My therapist often asks me why I’m not excited about the wedding.
I haven’t yet figured out how to tell him, It’s because my family doesn’t think I have sensory sensitivity issues.
I can’t see a way for this event to end without someone burying me in stimuli.
Besides, my therapist and I have been having conversations about my relationship with work, so there’s no reason to spend therapy time discussing this.
(Except, the struggle with my previous career is over.)
I also don’t know how to tell my therapist, It’s because this wedding will be on stage. It’s because I’ve been on stage my whole life.
Now my amygdala chooses hypertension as its default mode.
Now my anxiety feels like a rollercoaster fight-or-flight to the death.
I can hear the CLICK-CLICK-CLICK of life as it ascends to the grandiose drop of July, the wedding with or without my family in attendance.
I am not excited because I’m scared.
“But you’re a teacher!” I say to the mirror, after Chase has left for work, when Philosopher Jones is looking at me like:
“You’re in front of people all the time!” I pep talk in the shower.
As a teenager, my mom pulled my therapist aside (a different therapist) (I’ve had a lot of therapists) (I hope our 2021 home artificial intelligence systems are programmed with therapy scripts and comedy skits in them), asking her, “Is it normal for teenagers to play-pretend conversions in the shower?”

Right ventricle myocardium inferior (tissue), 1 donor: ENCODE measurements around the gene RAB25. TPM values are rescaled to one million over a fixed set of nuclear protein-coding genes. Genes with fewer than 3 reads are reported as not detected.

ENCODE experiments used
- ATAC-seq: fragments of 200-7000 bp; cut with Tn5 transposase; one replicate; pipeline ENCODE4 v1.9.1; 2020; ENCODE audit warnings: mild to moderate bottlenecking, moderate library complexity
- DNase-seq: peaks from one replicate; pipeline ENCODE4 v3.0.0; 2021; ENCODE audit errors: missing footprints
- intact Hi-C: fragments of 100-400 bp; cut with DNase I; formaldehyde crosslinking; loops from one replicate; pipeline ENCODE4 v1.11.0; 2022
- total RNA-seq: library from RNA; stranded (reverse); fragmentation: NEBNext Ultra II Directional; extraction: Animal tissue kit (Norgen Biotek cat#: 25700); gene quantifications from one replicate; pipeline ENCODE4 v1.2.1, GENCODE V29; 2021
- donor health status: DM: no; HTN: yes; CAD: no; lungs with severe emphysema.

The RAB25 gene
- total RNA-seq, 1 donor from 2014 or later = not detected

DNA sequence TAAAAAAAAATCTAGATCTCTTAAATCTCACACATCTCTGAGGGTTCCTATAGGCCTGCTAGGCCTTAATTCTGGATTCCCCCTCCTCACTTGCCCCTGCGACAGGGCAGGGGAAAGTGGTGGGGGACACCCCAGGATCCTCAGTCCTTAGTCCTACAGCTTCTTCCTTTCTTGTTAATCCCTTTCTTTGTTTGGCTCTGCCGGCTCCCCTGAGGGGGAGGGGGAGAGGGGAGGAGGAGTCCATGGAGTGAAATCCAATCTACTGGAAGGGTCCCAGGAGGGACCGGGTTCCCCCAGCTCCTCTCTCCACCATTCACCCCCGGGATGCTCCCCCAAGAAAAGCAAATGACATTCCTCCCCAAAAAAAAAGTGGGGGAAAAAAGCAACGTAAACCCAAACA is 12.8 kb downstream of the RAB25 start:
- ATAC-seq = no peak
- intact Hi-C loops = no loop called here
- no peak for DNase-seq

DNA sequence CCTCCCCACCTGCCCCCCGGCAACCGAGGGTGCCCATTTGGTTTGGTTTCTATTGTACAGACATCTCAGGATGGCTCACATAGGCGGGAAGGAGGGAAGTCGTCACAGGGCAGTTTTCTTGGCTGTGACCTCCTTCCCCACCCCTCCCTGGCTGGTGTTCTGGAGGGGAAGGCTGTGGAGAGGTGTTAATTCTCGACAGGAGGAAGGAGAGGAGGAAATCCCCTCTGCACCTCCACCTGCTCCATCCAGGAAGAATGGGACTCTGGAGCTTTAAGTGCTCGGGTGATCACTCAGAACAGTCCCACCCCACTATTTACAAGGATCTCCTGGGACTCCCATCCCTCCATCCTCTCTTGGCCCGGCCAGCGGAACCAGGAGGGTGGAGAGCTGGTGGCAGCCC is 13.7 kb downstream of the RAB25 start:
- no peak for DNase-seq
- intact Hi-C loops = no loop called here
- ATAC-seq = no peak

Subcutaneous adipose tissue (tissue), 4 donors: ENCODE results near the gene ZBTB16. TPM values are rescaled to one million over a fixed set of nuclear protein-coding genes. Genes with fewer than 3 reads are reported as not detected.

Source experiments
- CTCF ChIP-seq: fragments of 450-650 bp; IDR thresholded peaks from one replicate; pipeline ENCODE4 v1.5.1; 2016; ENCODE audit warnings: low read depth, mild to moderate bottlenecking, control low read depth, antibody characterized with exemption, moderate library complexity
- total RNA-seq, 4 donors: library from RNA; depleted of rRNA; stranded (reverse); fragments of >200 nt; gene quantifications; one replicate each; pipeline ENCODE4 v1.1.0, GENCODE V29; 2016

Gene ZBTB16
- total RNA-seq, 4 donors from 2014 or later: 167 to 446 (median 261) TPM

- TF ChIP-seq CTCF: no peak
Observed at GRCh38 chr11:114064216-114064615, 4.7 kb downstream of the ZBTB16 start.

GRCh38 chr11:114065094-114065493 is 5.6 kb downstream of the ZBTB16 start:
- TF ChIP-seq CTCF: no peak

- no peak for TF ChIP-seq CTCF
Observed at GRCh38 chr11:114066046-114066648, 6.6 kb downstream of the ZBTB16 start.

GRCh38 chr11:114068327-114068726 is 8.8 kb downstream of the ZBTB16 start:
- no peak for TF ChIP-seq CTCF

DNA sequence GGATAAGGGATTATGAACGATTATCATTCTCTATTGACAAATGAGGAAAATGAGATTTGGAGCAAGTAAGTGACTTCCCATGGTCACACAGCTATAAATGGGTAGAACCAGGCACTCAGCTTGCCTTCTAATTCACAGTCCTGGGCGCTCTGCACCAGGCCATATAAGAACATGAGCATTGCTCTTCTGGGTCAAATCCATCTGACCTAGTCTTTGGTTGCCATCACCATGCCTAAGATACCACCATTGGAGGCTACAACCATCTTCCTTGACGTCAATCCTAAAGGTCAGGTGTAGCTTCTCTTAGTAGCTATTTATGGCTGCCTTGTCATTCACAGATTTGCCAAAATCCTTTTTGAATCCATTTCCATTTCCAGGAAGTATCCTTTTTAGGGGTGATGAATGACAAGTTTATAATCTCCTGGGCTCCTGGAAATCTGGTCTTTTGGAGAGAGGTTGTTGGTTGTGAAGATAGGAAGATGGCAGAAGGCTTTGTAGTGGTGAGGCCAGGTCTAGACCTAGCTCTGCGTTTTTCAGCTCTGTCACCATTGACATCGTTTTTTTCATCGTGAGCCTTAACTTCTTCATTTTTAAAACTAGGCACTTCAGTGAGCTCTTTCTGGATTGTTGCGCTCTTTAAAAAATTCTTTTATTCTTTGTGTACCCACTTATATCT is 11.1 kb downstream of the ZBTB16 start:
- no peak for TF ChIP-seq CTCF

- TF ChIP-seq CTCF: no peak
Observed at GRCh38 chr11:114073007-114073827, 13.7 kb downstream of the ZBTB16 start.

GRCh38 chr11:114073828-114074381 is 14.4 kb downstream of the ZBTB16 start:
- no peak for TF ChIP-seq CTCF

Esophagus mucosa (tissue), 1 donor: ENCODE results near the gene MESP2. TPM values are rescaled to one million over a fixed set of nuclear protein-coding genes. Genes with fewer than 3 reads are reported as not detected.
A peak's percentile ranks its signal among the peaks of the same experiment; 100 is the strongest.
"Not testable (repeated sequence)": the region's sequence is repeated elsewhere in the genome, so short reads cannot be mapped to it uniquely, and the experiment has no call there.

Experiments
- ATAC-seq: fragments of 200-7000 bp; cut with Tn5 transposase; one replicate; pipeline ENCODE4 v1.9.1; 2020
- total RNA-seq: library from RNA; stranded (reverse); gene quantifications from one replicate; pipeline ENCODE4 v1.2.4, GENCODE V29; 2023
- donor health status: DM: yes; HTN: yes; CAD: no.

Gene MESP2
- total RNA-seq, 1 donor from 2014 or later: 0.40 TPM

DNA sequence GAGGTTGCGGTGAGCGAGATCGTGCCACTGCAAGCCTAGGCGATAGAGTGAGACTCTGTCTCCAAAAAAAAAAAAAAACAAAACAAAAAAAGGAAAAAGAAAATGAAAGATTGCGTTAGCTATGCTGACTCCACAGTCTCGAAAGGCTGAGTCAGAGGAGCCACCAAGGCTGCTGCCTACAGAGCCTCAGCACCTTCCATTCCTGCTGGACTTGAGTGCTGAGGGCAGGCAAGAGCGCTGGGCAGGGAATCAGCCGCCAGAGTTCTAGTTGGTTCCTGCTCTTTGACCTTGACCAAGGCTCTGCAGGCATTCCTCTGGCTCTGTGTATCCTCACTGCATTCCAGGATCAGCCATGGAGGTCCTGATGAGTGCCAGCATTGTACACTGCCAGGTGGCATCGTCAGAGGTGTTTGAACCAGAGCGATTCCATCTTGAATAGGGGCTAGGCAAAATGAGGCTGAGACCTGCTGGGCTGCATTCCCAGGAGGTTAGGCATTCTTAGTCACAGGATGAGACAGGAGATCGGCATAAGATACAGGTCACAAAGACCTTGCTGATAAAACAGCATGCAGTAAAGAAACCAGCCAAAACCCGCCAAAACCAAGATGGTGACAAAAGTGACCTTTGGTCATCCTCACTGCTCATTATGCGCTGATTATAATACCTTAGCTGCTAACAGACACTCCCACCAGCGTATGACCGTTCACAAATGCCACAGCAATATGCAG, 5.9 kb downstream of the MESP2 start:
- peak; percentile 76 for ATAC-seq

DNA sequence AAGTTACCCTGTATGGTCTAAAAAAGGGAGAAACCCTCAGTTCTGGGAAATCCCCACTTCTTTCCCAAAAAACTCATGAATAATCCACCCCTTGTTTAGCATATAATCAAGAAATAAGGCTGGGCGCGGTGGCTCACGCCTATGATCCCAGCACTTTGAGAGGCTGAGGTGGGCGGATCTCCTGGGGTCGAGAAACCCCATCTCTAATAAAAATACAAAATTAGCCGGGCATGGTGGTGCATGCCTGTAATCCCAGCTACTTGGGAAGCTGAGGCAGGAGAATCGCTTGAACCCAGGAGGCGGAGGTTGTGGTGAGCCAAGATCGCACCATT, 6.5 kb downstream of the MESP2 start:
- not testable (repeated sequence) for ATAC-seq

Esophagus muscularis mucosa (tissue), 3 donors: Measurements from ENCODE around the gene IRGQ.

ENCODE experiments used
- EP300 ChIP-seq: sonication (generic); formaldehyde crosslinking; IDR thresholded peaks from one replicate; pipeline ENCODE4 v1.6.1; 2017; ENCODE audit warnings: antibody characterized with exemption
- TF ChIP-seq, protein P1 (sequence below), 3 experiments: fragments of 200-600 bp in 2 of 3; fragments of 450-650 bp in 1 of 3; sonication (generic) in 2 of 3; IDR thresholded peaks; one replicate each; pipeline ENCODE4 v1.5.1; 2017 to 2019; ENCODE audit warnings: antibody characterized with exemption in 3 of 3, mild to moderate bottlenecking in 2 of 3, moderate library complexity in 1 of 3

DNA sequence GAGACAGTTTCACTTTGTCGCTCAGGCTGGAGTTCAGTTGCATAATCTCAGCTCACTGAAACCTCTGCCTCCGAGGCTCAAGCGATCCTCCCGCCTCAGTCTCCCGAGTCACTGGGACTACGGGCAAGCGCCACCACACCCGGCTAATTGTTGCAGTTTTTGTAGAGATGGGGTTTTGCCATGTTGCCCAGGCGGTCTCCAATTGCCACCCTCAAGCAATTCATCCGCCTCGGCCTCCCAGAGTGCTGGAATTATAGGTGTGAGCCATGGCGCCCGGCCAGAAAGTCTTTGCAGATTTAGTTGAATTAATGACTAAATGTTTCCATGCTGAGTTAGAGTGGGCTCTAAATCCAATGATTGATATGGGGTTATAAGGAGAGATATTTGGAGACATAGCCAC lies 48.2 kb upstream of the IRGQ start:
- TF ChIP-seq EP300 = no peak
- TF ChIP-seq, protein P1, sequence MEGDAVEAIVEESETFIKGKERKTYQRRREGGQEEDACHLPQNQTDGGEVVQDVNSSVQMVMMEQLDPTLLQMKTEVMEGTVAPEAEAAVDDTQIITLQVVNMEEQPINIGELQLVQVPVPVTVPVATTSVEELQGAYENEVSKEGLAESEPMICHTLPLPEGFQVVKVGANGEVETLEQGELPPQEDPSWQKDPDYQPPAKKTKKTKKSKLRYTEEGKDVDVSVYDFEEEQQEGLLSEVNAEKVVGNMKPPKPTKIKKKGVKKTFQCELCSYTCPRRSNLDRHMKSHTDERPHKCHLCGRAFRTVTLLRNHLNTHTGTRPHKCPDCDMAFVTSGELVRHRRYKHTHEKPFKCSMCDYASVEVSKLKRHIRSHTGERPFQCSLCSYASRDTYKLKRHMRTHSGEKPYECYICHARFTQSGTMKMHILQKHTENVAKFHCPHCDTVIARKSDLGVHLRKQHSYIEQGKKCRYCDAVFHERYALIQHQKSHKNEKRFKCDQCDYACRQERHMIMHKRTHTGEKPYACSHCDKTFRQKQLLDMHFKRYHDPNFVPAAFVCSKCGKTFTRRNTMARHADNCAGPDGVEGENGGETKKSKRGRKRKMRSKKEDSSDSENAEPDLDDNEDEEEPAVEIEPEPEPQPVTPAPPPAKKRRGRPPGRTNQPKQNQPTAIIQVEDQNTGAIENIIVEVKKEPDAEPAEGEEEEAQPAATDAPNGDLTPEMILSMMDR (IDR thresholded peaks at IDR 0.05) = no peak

Another characteristic of children and some adults with Asperger’s syndrome is to vocalize their thoughts, commenting on their own actions or giving monologues without needing a listener. A characteristic of all young children is to vocalize their thoughts as they play alone or with others. By the time they start school, however, they have learned to keep their thoughts to themselves. Eventually, talking to oneself is considered by some members of the public as a sign of mental disturbance. Children with Asperger’s syndrome may continue to vocalize their thoughts many years after one would expect them to internalize them. This often disrupts the attention of other children in the class, and may lead to their being teased when they talk to themselves while alone in the playground. The child may also fail to hear the instruction of the teacher because he or she is too engrossed in a personal ‘conversion.’
—Tony Attwood, The Complete Guide to Asperger’s Syndrome
The shower is, naturally, a safe place to rehearse, and you bet I still do it when I’m alone. I may even try out a few snippets of dialogue for a novel I’m working on.
Anyway, you should have seen the first time I took the stage of teaching.
My first day piloting a college classroom, instead of navigating among them, I felt like a clumsy wreck—could feel actual fear in my legs, a second-year graduate student shaking like a kid, all my students wearing expressions I could not read—
But now I’m awesome at college teaching. Back pats.
However difficult life may seem, there is always something you can do and succeed at.
—Stephen Hawking, R.I.P.